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Virginia Tech shooting survivors reflect on Texas school tragedy, call for change

Moms Demand Action (Courtesy: Caitlin Czeh)
Moms Demand Action (Courtesy: Caitlin Czeh)
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Caitlin Czeh and Ashley Cohen said Tuesday was nothing short of heart-wrenching as they watched yet another mass shooting unfold.

"A full emotional breakdown of just sadness that turned into anger and then just kind of, a numbness," said Cohen.

Czeh said, "It was just so much anger and I just, I literary needed to sit in quiet for most of the afternoon and evening, I just couldn't; I couldn't deal with anything."

They are survivors of the 2007 Virginia Tech shooting, now reflecting on the tragedy in Uvalde, Texas.

A mass shooting is something they've lived through themselves, and something they said they are forced to relive every time another community is hit with this type of tragedy.

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Caitlin Czeh and Ashley Cohen don’t consider themselves victims they are survivors of the 2007 Virginia Tech shooting.

"It's a painful community that nobody wants to be a part of," said Czeh, "But, there's comfort in knowing there are others in the community who you can lean on when you're not having a good day."

They met one another years later after joining survivor's groups, like Moms Demand Action, a grassroots organization calling for stricter gun laws.

These women know firsthand the horrors of a lockdown caused by an active shooter.

Czeh recalled, "The building was locked down almost immediately. So, probably, from about eight o'clock in the morning, I was on lockdown."

Cohen had memory loss, caused by trauma, she said, "The shooter that had been in the resident halls not long prior, was on his way to the building that I worked in; and the truth is I don't remember a lot from hearing that sentence to what happened next, I've had it retold to me."

Plus, Czeh remembers hearing heartbreaking goodbye messages from her family members.

She said, "They started out as frantic phone calls trying to get in touch with me, 'we need to hear from you, we need to hear from you', to my family members telling me goodbye."

These two strong women break down, knowing another community will now carry those same pains forever.

"The Virginia Tech shooting happened in 2007 and it took me a decade later of processing everything. Trauma does awful and strange things to you and can up end your life in a variety of ways," said Cohen.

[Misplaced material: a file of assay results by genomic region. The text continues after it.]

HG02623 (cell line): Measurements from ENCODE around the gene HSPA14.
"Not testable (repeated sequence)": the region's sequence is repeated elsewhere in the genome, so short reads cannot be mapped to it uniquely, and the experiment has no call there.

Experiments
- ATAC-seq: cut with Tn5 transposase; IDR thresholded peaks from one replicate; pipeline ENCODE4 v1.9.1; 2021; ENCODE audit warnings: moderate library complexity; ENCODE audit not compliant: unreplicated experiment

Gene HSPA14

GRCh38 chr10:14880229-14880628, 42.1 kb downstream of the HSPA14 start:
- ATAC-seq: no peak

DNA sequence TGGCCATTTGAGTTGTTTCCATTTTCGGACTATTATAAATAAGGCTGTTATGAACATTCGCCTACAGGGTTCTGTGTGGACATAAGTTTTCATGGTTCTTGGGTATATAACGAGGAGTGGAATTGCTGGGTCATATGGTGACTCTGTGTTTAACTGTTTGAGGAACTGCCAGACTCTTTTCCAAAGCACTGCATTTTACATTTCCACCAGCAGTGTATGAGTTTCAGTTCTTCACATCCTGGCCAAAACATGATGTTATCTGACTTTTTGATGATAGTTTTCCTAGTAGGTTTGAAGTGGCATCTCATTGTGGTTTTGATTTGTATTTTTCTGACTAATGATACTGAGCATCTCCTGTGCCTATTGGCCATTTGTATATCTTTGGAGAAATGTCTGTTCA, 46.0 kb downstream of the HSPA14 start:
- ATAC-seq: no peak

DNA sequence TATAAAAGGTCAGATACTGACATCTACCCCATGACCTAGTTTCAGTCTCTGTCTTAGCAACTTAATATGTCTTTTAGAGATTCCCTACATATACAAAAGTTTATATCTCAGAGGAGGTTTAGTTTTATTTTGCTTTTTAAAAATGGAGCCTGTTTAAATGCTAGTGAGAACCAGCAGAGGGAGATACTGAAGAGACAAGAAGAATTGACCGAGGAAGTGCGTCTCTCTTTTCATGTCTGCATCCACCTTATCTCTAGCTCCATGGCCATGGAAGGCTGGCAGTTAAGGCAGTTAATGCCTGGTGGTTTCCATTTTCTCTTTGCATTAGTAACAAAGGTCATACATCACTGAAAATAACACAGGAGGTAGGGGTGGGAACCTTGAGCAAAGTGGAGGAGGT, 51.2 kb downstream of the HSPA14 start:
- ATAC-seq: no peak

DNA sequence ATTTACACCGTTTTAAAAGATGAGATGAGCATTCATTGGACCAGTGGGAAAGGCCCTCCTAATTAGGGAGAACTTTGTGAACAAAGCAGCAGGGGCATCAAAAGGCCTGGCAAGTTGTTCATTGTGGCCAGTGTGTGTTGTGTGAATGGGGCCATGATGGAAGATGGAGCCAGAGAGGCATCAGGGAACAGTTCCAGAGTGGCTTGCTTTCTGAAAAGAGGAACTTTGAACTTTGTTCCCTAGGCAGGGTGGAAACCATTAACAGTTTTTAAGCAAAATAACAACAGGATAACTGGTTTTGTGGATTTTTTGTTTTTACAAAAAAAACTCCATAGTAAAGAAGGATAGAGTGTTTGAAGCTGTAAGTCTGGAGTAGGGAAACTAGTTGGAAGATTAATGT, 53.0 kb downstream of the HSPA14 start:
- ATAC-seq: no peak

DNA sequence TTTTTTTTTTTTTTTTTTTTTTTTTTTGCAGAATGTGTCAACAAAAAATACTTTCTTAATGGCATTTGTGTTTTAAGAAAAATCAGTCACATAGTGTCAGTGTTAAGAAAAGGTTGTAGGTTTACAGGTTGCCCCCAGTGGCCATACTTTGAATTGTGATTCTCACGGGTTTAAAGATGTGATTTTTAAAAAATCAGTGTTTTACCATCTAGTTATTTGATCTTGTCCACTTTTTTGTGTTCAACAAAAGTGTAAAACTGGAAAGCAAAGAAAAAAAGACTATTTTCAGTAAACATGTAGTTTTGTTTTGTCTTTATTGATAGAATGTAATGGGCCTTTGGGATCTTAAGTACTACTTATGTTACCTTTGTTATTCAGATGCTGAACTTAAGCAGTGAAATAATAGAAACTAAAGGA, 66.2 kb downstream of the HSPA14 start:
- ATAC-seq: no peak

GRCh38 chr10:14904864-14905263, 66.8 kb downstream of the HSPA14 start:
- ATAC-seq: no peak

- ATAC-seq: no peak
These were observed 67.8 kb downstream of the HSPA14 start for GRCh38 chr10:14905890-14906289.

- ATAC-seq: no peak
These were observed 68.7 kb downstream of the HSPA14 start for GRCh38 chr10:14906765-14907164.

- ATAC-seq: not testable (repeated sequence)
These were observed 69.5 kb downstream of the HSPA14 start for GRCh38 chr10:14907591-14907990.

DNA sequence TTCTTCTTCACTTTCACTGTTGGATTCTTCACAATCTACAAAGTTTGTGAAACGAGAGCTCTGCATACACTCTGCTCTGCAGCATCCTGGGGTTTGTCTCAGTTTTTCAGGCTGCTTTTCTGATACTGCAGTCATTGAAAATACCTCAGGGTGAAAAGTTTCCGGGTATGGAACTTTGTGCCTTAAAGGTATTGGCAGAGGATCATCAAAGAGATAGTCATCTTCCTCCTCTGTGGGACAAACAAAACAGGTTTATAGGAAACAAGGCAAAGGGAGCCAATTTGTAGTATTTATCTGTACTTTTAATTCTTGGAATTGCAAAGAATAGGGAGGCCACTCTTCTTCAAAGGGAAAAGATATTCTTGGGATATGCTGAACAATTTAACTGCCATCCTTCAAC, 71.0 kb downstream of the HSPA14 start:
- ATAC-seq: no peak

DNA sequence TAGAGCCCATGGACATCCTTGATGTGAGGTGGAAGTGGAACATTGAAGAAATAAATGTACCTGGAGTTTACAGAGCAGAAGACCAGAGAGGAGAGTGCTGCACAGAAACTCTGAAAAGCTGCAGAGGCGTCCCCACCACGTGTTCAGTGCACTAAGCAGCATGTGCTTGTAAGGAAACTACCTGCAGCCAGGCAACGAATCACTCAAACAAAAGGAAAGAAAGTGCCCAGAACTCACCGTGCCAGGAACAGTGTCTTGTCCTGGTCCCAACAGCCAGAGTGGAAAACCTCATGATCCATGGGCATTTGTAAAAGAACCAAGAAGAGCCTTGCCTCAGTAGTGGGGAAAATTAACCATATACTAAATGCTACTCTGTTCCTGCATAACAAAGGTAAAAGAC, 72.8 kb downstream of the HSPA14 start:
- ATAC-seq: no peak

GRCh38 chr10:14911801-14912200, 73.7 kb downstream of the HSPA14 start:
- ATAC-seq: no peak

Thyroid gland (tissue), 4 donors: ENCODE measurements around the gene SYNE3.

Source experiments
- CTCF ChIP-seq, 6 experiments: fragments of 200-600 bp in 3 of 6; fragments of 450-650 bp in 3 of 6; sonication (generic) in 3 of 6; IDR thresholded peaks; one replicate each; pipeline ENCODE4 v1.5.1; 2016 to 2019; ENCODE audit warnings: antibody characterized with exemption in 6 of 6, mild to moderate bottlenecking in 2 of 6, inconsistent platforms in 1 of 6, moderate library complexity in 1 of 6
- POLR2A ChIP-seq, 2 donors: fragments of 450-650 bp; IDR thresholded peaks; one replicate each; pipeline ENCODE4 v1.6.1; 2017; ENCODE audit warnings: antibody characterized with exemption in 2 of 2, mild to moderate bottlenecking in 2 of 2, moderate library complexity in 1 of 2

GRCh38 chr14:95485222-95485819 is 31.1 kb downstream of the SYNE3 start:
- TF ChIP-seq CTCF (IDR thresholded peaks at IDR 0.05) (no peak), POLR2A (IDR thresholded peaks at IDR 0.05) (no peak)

Czeh explained, "It doesn't get better with time, but it lessens with time; the pain lessens with time."

After seeing shooting, after shooting, after shooting, these survivors said it feels different every time.

This time, they're holding onto a hope that this time will be the time they see change.

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"I hope they don't hear empty promises," said Cohen. "I hope they're not seeing what I have called for years this, this cycle. This vicious flurry of attention and then outrage and then protests and demonstration and then it just fizzles; because nothing actually happens."

Czeh added, "I hope that someday these little kids grow up to light this world on fire with all that they are destined to be and that they can change the world from their little town in texas to the entire country."

While Czeh and Cohen hope that the Uvalde community is surrounded by love and the resources they need as they begin to navigate in the aftermath of tragedy, they're pleading for change; for Uvalde to be the last community to have to call themselves mass shooting survivors.

"We're calling for more common-sense gun laws," said Czeh. "We are calling on the Senate to pass the background checks bill for a background check on every gun sale; not just gun sales from licensed dealers, but from private citizens as well."

June 3rd is national gun violence awareness day.

Other victims of gun violence from Moms Demand Action, Regina Hemingway and Diane Terrill are also calling for change.

Terrill, a former teacher, is from the town in Colorado where the 1999 Columbine shooting left 15 people dead.

Hemingway's son, Cody, was shot and killed in November last year.

They said they don't want to take away guns, but are calling for control, stricter laws, and better education on guns.

"It may not help my son, but hopefully it'll help somebody else's child, so they won't have to go through what I've been through," said Hemingway.

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Terrill said, "This is a primary year. I think we need to ask anyone who's running for office what their plan is and what they wanna do and how they plan to solve the problem."

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